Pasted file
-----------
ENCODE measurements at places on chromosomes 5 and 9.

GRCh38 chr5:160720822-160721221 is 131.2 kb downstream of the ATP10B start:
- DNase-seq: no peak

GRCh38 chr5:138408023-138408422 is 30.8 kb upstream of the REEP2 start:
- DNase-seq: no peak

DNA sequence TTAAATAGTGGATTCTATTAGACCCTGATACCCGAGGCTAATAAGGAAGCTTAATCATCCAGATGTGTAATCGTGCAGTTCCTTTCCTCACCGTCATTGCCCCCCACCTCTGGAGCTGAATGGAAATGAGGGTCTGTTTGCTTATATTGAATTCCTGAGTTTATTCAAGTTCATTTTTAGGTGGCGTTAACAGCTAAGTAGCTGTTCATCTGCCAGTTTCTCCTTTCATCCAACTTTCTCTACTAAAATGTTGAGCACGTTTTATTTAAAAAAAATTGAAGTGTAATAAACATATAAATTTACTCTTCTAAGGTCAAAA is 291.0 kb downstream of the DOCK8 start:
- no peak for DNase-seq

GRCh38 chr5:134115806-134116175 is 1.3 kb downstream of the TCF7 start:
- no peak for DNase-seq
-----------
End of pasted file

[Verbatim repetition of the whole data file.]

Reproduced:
ENCODE measurements at places on chromosomes 5 and 9.

GRCh38 chr5:160720822-160721221 is 131.2 kb downstream of the ATP10B start:
- DNase-seq: no peak

GRCh38 chr5:138408023-138408422 is 30.8 kb upstream of the REEP2 start:
- DNase-seq: no peak

DNA sequence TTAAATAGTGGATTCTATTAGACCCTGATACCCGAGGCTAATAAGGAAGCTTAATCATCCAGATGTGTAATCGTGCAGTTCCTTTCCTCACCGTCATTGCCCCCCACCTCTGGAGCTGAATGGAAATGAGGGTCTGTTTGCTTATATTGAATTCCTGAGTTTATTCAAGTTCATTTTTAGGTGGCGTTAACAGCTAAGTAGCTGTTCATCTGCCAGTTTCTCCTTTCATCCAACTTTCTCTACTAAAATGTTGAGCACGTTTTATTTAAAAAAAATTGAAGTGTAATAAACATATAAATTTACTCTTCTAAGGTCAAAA is 291.0 kb downstream of the DOCK8 start:
- no peak for DNase-seq

GRCh38 chr5:134115806-134116175 is 1.3 kb downstream of the TCF7 start:
- no peak for DNase-seq